(e) photoelectric transducing means including an image sensor having a light-receiving surface for receiving the light from said illuminating means transmitted through said film substrate and including a plurality of photoelectric transducing elements, said light-receiving surface being arranged at a position substantially coincident with said predetermined plane in the direction of the optical axis of said optical system, said photoelectric transducing means producing an output signal corresponding to the distribution of intensity of light on said light-receiving surface, the frequency band of said output signal being higher than the frequency band of said telephone circuit; and
(f) transmitting means having band converting means for reducing the frequency band of said output signal, said transmitting means transmitting said output signal to said telephone circuit, said transmitting means including means for correcting said output signal in accordance with the character of the output of each of said elements and said correcting means including means for memorizing a factor corresponding to the character of the output of each of said elements and means for multiplying said output signal by said factor.
25. An apparatus for electrically transmitting through a telephone circuit the image of a pattern corresponding to the light transmission characteristic of a light-transmitting film substrate, said apparatus including:
(a) means for illuminating said film substrate;
(b) means for holding said film substrate;
(c) an optical system for causing the image of said pattern by the light from said illuminating means transmitted through said film substrate to be formed on a predetermined plane;
(d) means for disposing said illuminating means rearwardly of said film substrate relative to said optical system;
(e) photoelectric transducing means including an image sensor having a light-receiving surface for receiving the light from said illuminating means transmitted through said film substrate, said image sensor being a linear image sensor, said photoelectric transducing means including displacing means for imparting relative displacement between said light-receiving surface and the image of said pattern in a direction orthogonal to the optical axis of said optical system, said light-receiving surface being arranged at a position substantially coincident with said predetermined plane in the direction of the optical axis of said optical system, said photoelectric transducing means producing an output signal corresponding to the distribution of intensity of light on said light-receiving surface, the frequency band of said output signal being higher than the frequency band of said telephone circuit; and
(f) transmitting means having band converting means for reducing the frequency band of said output signal, said transmitting means transmitting said output signal to said telephone circuit.
Description

This is a continuation application of Ser. No. 614,683 filed May 29, 1984, now abandoned.

BACKGROUND OF THE INVENTION

1. Field of the Invention

This invention relates to a phototelegraphic transmitter for converting image information of a photograph into an electrical signal and transmitting it to a communication circuit, for example, a telephone circuit.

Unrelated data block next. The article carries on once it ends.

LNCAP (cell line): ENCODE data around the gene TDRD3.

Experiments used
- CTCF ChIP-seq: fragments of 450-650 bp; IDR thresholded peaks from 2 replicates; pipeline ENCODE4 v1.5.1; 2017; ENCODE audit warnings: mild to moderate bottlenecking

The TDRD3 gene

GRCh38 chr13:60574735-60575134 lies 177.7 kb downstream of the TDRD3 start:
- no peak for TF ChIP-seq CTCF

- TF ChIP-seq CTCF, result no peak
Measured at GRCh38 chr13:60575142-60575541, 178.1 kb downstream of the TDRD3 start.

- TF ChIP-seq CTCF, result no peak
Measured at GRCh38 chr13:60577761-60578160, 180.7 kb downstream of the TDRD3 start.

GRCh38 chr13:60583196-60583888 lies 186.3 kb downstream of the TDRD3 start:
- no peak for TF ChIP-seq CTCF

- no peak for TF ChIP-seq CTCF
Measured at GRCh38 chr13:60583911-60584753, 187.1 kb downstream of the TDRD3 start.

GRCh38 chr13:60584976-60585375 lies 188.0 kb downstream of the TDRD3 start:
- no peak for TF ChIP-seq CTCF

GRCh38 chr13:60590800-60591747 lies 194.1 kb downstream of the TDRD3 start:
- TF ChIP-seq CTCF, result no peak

2. Description of the Prior Art

Heretofore, apparatus of this type has been such that a print obtained by developing a photograph and enlarging it on printing paper is set as an original in a transmitter and it is scanned and transmitted. In this case, two processes, i.e., development of a negative film and preparation of a print original by enlargement trimming, have been required from photographing to transmission, and this has required much labor and time. Particularly, the labor required for carrying and installing equipment parts for a simple dark room near the scene of photographing and the time required for enlargement in an urgent case have been great disadvantages of this system.

SUMMARY OF THE INVENTION

It is an object of the present invention to provide a phototelegraphic apparatus which eliminates the work of preparing enlarged prints and greatly reduces the above-mentioned labor and time by providing a phototelegraphic transmitter which converts an image directly from the negative or transparency of a photograph into an electrical signal and transmits it to a communication circuit.

It is another object of the present invention to provide a phototelegraphic apparatus which can transmit even hand-written characters in addition to negatives or positives.

The apparatus of the present invention is provided with a holding device for holding a film subjected to a developing treatment, an illuminating device for illuminating the film, an imaging optical system for making the real image of the image on the film, a one-dimensional image sensor disposed on the focal plane of the imaging optical system and movable in the focal plane, and an electronic circuit for electrically transmitting the output signal of the one-dimensional image sensor through a communication circuit.

In a preferred embodiment, the apparatus of the present invention is further provided with another one-dimensional sensor for electrically transmitting characters in addition to the image of the film.

In a further preferred embodiment, the electronic circuit of the apparatus of the present invention includes means for converting the negative and positive of the held film, and means for varying the γ value of the image sensor.

Also, the electronic circuit of the present invention includes means for electrically transmitting the output signal from the image sensor at a speed lower than the reading-out of such output signal.